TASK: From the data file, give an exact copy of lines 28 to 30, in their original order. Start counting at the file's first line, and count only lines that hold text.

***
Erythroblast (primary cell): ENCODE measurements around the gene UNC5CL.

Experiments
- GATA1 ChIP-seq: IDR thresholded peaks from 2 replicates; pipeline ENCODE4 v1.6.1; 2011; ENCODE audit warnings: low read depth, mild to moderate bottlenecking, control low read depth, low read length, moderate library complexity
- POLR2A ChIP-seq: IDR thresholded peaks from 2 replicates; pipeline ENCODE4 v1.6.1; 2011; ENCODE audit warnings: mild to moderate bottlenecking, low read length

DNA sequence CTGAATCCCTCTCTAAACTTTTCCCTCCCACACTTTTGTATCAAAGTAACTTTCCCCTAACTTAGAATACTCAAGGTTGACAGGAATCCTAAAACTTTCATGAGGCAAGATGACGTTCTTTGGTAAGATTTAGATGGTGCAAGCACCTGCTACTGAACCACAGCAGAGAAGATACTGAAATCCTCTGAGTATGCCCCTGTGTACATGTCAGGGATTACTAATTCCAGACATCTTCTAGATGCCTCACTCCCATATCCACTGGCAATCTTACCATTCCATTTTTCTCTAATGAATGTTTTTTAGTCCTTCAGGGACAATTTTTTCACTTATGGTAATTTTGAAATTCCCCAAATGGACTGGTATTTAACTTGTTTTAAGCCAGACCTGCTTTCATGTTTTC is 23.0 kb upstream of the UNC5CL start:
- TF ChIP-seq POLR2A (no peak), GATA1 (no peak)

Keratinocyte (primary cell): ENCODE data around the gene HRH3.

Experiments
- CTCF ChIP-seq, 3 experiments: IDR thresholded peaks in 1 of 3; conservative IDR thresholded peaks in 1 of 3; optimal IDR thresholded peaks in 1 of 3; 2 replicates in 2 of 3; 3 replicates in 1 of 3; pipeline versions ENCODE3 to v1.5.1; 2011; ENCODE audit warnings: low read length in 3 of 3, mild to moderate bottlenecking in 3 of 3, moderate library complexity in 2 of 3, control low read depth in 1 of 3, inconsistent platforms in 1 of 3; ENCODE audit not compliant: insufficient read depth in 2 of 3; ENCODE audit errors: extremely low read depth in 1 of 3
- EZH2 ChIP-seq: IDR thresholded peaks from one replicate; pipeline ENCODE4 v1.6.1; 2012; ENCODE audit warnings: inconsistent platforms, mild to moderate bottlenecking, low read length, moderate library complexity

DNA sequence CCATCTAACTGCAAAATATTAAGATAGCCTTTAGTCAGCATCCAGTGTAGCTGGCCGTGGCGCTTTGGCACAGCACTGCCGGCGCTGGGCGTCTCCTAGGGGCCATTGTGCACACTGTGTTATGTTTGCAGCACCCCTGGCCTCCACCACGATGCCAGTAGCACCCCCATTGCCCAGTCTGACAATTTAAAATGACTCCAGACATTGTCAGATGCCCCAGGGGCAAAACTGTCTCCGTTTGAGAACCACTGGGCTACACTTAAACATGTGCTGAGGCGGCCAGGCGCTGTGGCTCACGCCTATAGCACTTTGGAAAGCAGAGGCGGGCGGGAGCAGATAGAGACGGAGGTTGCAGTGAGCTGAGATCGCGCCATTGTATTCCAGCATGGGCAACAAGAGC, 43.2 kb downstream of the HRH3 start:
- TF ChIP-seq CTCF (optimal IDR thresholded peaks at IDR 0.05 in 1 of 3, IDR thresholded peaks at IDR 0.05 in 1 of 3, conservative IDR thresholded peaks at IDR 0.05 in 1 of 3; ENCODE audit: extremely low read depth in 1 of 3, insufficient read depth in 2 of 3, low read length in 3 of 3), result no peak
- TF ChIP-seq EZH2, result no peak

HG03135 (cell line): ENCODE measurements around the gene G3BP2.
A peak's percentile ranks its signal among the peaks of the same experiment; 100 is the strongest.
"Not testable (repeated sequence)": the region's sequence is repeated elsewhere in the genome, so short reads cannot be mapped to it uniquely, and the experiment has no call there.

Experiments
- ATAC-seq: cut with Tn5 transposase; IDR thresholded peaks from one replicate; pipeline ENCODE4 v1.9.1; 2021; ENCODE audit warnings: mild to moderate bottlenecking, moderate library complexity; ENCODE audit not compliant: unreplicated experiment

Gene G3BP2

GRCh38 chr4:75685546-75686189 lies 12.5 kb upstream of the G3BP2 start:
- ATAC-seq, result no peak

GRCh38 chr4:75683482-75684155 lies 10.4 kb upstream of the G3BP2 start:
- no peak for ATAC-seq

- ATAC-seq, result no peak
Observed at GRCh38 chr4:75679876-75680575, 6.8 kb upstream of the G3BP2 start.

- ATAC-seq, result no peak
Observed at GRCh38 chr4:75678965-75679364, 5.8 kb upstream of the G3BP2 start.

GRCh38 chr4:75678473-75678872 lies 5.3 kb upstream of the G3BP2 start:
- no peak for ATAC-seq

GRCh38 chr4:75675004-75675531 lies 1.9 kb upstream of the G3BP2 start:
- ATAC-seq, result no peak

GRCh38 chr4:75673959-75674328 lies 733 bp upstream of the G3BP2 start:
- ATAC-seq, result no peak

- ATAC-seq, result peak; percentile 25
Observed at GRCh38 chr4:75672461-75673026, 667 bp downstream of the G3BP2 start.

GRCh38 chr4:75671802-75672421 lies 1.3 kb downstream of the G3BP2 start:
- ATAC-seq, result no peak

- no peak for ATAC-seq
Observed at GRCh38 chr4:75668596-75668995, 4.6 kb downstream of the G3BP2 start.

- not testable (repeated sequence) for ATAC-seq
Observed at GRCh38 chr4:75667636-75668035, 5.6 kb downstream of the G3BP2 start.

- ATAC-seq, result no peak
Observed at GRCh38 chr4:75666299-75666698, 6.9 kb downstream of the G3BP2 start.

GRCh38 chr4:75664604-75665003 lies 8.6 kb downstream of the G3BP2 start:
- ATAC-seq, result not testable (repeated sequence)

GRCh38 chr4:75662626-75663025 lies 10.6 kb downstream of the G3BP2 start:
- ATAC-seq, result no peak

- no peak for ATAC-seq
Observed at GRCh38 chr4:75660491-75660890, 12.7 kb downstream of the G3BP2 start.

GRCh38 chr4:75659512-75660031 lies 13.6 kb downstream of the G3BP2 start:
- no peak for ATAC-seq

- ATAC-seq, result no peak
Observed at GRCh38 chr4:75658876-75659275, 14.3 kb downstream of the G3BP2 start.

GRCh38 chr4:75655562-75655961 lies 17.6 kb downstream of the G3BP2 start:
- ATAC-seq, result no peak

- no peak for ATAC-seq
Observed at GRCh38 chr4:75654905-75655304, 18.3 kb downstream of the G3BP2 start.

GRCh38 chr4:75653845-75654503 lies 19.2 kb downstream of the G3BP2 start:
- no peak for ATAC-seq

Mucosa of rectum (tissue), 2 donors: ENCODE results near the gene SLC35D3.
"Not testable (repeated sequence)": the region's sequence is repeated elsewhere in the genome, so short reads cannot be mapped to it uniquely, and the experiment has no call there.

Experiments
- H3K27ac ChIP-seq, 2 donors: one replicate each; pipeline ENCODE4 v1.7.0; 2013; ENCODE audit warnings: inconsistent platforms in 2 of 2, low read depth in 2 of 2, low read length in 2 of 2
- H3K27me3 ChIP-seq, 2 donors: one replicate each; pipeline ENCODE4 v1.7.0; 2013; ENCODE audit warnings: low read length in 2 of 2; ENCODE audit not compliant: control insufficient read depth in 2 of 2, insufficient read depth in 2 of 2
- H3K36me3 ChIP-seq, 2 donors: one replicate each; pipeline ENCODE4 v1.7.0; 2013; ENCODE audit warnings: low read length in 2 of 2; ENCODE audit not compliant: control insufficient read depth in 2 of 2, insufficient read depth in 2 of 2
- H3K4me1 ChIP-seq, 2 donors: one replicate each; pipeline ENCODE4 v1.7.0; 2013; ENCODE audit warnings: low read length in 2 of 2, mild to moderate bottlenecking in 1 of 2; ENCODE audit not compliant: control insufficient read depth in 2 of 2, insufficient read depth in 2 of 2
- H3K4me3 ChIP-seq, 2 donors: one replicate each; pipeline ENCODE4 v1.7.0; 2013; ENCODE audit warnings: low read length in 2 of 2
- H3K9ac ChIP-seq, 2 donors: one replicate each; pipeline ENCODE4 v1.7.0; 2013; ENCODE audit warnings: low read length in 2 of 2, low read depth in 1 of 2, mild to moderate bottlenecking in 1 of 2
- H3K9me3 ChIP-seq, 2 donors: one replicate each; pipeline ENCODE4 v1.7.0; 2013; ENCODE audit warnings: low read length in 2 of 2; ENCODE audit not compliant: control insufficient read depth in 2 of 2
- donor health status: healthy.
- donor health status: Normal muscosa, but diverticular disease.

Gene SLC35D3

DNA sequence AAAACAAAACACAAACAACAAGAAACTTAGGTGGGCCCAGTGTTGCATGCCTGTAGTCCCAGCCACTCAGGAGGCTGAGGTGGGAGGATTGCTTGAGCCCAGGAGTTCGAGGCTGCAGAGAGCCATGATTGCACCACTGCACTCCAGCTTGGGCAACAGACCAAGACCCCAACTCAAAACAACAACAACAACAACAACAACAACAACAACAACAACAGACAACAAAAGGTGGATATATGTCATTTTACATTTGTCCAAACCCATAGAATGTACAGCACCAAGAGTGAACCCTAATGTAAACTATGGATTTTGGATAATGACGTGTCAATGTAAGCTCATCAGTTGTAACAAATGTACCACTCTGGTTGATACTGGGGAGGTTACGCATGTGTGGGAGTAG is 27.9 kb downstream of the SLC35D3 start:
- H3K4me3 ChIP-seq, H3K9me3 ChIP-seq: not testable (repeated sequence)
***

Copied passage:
GRCh38 chr4:75678473-75678872 lies 5.3 kb upstream of the G3BP2 start:
- no peak for ATAC-seq

GRCh38 chr4:75675004-75675531 lies 1.9 kb upstream of the G3BP2 start: